Trends in special needs education: More mainstream technology and call for involvement of all stakeholders

by Katja Engelhardt, member of the Observatory team

On 26 November, I presented European Schoolnet’s SENnet project at the conference on image_largeModern Technologies in inclusive education in Warsaw (Poland). I am part of the Observatory Team of European Schoolnet and support the SENnet project. This was the first conference organised by the Polish Ministry of National Education which was simultaneously translated into sign language. At the conference, Pawel Kubicki (Educational Research Institute) said that inclusive education was still a fresh research topic in Poland.

For me two topics touched upon by several speakers were particularly interesting. The first one was the shift away from assistive technology towards mainstream devices with multiple accessibility features (Universal design: find here the new SENnet report). Both Janusz Krupa (Polish Ministry of National Education) and Marlena Plebanska (Centre of Education Development) shared the belief that what was good for all students should also be good for students with special needs. Amanda Watkins (European Agency for Development in Special Needs Education) shared figures illustrated this trend. In this year’s collection of 50 country examples of use of ICT that supports students with special needs (collected within the ICT4I project), 75% of the examples illustrate the use of mainstream technology. In a similar collection of best practice examples in 1999, it was only 60%.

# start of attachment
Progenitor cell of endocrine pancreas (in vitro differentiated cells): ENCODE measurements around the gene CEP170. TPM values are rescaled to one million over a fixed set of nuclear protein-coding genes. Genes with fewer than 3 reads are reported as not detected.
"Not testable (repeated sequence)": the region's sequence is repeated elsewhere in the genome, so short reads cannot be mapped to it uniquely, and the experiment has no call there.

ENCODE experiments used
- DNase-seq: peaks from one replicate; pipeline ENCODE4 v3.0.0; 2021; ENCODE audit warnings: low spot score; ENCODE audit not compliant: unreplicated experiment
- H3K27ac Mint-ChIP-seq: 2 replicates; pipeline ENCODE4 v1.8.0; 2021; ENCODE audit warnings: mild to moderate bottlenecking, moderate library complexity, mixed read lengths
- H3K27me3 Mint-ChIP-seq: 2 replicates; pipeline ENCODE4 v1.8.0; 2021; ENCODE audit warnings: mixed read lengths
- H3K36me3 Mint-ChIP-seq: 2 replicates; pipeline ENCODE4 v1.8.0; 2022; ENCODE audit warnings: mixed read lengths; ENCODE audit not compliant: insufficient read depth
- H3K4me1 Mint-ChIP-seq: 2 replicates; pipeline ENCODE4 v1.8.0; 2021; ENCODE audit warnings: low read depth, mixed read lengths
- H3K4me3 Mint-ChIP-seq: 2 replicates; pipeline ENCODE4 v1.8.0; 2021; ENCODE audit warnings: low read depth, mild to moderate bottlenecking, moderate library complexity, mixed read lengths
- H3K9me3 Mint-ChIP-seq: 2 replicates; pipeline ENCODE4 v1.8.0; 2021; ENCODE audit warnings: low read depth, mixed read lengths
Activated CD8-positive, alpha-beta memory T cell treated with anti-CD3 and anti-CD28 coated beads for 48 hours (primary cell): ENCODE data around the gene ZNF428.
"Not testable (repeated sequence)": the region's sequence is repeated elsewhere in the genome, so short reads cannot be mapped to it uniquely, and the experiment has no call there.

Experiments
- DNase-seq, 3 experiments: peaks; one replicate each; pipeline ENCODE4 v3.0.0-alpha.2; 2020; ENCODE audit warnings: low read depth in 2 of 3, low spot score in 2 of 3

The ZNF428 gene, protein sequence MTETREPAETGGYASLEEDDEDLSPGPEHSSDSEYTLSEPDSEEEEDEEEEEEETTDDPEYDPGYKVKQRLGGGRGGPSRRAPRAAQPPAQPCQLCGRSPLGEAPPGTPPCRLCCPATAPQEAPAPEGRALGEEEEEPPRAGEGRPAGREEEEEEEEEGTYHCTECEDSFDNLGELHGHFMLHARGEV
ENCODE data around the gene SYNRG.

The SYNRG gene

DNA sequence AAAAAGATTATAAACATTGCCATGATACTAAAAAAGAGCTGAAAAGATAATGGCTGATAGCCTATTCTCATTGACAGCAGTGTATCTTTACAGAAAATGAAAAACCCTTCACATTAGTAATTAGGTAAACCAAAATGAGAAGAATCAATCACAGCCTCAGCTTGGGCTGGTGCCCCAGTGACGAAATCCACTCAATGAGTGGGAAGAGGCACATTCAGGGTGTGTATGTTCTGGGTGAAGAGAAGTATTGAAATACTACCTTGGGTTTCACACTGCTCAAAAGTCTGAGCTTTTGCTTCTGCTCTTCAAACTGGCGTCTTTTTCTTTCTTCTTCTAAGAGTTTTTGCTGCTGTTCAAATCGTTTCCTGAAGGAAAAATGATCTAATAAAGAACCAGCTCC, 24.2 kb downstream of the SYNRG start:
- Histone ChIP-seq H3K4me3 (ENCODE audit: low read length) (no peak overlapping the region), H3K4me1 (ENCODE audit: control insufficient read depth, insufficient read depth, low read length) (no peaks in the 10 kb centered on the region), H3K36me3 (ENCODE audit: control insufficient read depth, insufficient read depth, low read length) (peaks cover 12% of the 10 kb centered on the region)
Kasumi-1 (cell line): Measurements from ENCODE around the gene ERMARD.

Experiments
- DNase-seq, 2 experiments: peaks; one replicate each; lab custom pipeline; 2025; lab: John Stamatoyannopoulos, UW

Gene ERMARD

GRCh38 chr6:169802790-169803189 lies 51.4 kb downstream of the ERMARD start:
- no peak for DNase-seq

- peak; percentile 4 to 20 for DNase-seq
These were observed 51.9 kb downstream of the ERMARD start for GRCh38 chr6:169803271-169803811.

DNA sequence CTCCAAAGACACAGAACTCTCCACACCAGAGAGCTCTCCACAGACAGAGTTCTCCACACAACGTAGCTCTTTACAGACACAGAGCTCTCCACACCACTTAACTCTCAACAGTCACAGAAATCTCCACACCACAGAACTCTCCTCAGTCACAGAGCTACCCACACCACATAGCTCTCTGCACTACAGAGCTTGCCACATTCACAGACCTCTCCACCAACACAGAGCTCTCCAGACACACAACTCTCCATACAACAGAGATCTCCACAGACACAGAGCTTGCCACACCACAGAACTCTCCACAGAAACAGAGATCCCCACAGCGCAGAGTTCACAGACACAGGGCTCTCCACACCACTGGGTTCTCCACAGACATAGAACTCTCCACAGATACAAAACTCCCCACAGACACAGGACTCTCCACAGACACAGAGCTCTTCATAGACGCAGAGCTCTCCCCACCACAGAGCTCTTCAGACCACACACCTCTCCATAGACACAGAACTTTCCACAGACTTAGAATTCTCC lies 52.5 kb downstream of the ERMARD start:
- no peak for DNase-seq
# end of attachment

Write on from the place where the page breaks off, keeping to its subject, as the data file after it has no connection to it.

A second crucial issue discussed was the need for a multi stakeholder approach to best cater for the needs of special needs students. Amanda Watkins emphasized that it was important to include all teachers, not just a few specialists. Iwona Olszówska (Educational Consulting Centre at Special Education Centre no 1 in Czestowa) stressed that also the role of the specialists has changed.  While in the past the main task of special needs teachers was to support students with special needs, today they are also expected to guide colleagues and parents.

Iwona Olszówska initiated an Educational Consulting Centre in Czestowa (Poland) which puts the idea that a multitude of stakeholders must be involved into practice. In the centre, teachers give open lessons, which can be attended both by colleagues and parents. It also offers consultation hours to parents and involves student teachers.

A step towards more involvement of parents has also been taken on a national level: Today it is the decision of the parents to which school they send their child with special needs. Janusz Krup (Ministry of National Education) put forward that also the Powiat (regional) level had it role to play in the support of special needs students.

Katja Engelhardt has joined the European Schoolnet Observatory Team in 2012. She mainly works on the Creative Classrooms Lab project and the SENnet project. 

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